Page:Transactions of the Geological Society, 1st series, vol. 4.djvu/455

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1811, November 1.

An extract of a letter from Dr. Murray, of Harrogate, to Mr. Sowerby, was read, mentioning that sulphate of strontian had been found in limestone on the banks of the Nidd, near Knaresborough.

1812, March 6.

A notice by Arthur Aikin, Esq. was read, on a green waxy substance found in the alluvial soil near Stockport, in Cheshire.

In 1811 a specimen from the above mentioned place was communicated to the Society by Dr. Henry. On a chemical examination Mr. Pepys found it to be a combination of resin and oil mixed with a quantity of brown quartzy sand. Its colour was bluish green, and was at first supposed to be occasioned by copper, but no metallic matter except iron was discovered in it. From its composition, and the small depth at which it was found, it was not supposed to be a natural product, but Mr. Aikin is inclined to doubt this conclusion, having met with, in the Dictionnaire d'Histoire Naturelle, under the article Sabliere, an account by M. Patrin, of the discovery of a similar substance at the foot of the hill of Menil Montant, near Paris. It there occurs in sand, accompanied by fresh water shells.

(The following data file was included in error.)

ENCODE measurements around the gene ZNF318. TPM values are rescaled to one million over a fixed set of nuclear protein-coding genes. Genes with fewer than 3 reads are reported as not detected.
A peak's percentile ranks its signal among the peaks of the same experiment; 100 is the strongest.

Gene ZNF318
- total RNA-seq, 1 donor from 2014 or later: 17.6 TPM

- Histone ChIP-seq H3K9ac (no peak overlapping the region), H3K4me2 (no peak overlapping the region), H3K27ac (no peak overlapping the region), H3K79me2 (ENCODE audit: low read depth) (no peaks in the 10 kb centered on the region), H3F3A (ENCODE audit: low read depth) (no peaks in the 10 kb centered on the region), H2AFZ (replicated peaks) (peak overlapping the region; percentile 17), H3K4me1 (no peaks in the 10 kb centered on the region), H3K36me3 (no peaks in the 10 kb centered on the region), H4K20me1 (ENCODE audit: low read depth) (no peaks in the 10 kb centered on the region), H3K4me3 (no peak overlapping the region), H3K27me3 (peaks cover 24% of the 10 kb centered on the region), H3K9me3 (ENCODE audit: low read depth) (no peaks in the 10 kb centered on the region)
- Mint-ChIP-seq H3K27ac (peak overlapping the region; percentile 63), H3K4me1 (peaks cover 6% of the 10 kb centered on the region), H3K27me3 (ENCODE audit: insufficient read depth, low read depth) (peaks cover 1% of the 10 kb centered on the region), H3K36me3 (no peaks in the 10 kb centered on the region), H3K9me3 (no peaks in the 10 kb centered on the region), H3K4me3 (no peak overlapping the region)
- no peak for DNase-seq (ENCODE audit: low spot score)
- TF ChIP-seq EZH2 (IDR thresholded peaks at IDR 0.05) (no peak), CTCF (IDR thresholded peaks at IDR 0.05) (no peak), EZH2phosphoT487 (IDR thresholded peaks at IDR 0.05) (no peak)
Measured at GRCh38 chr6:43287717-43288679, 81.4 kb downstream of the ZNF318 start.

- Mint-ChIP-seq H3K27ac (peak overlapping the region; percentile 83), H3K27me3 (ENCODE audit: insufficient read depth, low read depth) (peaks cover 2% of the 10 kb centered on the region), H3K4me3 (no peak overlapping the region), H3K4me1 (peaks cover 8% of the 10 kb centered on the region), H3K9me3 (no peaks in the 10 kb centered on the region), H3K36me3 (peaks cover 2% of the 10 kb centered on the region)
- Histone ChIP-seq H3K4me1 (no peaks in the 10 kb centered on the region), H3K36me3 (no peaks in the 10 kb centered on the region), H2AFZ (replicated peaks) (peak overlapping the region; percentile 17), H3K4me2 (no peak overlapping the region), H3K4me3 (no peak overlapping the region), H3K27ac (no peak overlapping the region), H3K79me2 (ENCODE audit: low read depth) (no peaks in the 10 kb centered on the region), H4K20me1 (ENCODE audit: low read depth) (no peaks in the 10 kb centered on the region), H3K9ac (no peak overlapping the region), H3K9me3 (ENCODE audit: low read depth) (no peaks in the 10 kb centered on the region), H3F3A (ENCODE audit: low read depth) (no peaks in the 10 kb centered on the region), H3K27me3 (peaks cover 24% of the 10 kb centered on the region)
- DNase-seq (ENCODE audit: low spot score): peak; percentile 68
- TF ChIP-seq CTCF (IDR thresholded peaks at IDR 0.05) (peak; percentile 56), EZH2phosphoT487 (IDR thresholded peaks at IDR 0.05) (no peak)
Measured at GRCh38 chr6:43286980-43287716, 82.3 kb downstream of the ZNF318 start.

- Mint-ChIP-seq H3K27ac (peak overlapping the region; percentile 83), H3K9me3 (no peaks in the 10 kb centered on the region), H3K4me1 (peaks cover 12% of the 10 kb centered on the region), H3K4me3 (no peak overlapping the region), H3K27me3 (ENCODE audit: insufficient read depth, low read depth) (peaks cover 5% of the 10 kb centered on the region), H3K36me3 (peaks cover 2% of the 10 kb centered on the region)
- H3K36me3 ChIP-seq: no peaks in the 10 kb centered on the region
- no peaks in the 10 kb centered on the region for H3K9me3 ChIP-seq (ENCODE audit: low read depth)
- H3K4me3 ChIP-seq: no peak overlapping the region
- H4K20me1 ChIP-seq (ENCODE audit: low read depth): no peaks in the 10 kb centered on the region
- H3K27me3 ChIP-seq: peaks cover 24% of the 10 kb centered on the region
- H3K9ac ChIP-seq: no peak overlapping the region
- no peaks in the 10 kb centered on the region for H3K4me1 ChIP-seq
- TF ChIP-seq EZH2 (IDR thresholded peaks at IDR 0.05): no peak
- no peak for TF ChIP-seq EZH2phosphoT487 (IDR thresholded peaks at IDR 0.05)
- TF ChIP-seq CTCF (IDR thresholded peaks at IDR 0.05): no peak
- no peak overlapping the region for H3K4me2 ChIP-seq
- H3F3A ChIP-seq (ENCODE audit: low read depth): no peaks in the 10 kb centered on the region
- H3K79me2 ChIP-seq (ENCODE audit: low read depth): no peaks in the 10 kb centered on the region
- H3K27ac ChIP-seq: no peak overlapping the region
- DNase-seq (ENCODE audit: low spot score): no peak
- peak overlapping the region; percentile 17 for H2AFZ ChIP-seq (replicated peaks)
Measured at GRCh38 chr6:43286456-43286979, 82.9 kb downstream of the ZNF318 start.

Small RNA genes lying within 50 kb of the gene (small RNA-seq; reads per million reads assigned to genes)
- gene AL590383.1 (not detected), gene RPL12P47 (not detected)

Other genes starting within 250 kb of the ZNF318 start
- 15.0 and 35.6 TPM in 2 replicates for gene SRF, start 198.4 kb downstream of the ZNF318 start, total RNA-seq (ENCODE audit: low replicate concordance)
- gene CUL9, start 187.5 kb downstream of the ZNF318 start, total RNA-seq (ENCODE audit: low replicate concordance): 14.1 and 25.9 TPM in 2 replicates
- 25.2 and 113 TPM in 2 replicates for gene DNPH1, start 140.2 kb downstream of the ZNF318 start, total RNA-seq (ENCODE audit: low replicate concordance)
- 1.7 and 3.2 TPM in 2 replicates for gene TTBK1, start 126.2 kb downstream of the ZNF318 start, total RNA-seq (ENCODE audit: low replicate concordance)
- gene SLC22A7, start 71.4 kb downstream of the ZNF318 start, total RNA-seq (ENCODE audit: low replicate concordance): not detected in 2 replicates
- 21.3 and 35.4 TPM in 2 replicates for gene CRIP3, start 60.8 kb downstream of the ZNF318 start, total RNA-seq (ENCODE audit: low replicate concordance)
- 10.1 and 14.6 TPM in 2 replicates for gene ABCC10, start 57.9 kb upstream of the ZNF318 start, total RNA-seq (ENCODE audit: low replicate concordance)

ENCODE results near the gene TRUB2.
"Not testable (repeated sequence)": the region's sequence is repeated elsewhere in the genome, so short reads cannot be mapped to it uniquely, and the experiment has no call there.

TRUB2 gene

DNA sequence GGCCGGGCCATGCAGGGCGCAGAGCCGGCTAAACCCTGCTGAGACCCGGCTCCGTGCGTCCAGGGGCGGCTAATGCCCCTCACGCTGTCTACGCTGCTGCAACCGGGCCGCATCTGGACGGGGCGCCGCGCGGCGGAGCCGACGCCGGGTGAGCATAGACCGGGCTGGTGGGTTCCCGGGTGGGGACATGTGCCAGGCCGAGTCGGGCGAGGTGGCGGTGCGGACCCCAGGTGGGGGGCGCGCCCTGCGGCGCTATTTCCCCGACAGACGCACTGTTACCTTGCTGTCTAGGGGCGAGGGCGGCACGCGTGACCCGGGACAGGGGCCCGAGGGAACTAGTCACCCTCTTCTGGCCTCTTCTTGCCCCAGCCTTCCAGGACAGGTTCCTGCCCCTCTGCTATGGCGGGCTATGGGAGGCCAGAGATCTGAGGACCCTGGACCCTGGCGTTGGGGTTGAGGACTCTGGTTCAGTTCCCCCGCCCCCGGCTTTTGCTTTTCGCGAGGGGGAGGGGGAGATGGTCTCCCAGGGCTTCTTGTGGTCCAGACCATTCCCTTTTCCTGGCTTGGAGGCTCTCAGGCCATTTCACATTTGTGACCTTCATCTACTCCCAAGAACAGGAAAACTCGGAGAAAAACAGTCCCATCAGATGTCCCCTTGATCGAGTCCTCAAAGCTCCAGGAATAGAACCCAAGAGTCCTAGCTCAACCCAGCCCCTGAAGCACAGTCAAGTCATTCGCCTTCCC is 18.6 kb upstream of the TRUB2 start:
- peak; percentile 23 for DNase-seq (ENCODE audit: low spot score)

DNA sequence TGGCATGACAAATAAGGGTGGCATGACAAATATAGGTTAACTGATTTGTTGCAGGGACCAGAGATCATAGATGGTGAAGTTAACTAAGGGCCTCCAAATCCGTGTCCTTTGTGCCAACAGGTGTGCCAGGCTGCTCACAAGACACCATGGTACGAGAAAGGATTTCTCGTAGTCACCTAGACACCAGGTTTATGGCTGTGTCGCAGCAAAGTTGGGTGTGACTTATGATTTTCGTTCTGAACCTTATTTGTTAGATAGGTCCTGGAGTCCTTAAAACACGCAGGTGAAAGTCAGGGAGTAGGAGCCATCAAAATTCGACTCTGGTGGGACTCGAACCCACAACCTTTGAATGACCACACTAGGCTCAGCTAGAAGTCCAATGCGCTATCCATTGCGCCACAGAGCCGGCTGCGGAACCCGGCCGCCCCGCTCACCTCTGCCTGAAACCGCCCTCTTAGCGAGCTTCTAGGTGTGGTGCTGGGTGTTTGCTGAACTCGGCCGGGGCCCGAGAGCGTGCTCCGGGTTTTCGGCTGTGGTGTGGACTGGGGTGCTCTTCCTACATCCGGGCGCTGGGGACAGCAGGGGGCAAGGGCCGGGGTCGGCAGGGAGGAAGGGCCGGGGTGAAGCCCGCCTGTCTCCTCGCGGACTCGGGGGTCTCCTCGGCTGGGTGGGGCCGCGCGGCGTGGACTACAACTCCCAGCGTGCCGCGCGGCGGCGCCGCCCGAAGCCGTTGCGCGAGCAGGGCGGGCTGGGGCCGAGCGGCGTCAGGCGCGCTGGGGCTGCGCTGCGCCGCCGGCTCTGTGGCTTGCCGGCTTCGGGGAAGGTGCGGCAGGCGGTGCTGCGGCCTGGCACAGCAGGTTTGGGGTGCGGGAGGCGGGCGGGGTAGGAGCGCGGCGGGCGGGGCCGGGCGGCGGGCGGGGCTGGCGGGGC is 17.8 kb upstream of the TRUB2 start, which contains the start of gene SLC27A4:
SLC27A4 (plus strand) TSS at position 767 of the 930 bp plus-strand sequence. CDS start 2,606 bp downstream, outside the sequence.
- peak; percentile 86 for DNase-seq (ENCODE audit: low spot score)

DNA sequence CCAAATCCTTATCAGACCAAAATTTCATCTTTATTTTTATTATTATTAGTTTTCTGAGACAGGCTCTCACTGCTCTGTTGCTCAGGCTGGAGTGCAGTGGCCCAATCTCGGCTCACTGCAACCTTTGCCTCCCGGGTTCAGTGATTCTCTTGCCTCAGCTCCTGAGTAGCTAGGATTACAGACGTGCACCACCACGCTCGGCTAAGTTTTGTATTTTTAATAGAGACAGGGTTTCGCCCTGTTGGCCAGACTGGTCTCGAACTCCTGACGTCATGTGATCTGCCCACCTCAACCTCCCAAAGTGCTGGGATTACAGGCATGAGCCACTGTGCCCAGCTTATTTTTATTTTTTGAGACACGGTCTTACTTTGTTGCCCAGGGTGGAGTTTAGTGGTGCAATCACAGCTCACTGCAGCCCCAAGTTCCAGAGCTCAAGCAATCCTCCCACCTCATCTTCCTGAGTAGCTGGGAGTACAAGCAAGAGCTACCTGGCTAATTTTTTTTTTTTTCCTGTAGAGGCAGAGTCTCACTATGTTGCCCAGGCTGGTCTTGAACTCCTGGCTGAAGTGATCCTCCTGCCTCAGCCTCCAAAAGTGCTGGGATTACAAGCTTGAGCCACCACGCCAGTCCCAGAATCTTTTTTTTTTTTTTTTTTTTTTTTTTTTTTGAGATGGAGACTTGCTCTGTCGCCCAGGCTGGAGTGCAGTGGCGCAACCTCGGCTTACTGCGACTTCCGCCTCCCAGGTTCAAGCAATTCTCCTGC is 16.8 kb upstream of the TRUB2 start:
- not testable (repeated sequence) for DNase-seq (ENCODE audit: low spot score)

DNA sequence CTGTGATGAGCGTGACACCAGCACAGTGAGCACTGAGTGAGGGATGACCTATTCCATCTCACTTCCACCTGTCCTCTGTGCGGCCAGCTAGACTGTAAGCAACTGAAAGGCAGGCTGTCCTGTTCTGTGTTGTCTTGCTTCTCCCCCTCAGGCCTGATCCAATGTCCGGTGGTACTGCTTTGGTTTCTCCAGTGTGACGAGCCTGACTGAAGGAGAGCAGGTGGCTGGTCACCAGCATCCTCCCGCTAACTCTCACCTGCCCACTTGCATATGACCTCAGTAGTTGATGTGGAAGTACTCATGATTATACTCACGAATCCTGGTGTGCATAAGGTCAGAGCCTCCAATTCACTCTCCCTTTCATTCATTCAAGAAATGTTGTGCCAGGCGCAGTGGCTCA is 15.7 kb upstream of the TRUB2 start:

1812, June 19.

A notice by C. Mackintosh, Esq. on the albuminous strata at Campsie was read.

The coal formation which the Scottish albuminous strata accompany, may perhaps be traced and identified in four distinct points of this particular district of Scotland, namely, Campsie in Stirlingshire, Kilpatrick in Dumbartonshire, and Hurlet and Houston, in